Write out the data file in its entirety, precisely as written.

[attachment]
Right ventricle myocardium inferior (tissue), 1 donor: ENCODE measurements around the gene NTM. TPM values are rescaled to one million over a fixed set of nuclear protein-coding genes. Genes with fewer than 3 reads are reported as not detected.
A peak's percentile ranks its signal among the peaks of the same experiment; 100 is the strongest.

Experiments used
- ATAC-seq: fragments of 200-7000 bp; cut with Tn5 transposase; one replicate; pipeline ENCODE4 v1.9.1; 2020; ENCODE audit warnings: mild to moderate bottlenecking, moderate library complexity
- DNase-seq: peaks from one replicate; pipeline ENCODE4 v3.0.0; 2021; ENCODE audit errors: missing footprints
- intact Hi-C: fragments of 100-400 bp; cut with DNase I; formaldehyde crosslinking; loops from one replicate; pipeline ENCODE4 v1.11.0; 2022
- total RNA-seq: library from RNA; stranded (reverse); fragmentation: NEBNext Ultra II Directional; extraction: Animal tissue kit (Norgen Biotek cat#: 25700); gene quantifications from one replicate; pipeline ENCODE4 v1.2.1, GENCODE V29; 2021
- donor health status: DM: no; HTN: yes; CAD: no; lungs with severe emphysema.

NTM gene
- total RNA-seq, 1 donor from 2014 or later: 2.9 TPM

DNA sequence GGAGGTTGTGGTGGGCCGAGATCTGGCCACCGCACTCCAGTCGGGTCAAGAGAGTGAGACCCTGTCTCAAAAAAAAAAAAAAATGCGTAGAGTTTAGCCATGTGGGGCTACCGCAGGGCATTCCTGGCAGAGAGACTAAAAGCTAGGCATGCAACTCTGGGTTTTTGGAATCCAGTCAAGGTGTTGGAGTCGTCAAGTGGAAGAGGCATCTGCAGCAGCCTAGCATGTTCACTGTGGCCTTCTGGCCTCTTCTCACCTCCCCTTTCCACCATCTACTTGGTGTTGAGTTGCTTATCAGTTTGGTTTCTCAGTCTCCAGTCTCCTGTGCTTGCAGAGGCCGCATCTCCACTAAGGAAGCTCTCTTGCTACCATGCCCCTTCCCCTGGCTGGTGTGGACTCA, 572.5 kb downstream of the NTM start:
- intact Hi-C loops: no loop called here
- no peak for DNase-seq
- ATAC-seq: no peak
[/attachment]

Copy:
Right ventricle myocardium inferior (tissue), 1 donor: ENCODE measurements around the gene NTM. TPM values are rescaled to one million over a fixed set of nuclear protein-coding genes. Genes with fewer than 3 reads are reported as not detected.
A peak's percentile ranks its signal among the peaks of the same experiment; 100 is the strongest.

Experiments used
- ATAC-seq: fragments of 200-7000 bp; cut with Tn5 transposase; one replicate; pipeline ENCODE4 v1.9.1; 2020; ENCODE audit warnings: mild to moderate bottlenecking, moderate library complexity
- DNase-seq: peaks from one replicate; pipeline ENCODE4 v3.0.0; 2021; ENCODE audit errors: missing footprints
- intact Hi-C: fragments of 100-400 bp; cut with DNase I; formaldehyde crosslinking; loops from one replicate; pipeline ENCODE4 v1.11.0; 2022
- total RNA-seq: library from RNA; stranded (reverse); fragmentation: NEBNext Ultra II Directional; extraction: Animal tissue kit (Norgen Biotek cat#: 25700); gene quantifications from one replicate; pipeline ENCODE4 v1.2.1, GENCODE V29; 2021
- donor health status: DM: no; HTN: yes; CAD: no; lungs with severe emphysema.

NTM gene
- total RNA-seq, 1 donor from 2014 or later: 2.9 TPM

DNA sequence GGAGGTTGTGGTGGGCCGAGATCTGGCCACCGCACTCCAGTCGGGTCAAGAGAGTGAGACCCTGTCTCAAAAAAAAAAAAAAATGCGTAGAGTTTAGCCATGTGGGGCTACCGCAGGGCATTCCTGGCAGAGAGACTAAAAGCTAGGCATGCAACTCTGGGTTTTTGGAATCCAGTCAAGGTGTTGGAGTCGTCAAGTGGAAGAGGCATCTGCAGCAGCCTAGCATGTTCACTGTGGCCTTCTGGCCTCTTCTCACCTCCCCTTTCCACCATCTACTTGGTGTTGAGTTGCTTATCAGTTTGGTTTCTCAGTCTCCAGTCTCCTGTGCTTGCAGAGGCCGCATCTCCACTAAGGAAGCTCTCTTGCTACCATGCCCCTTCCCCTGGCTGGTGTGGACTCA, 572.5 kb downstream of the NTM start:
- intact Hi-C loops: no loop called here
- no peak for DNase-seq
- ATAC-seq: no peak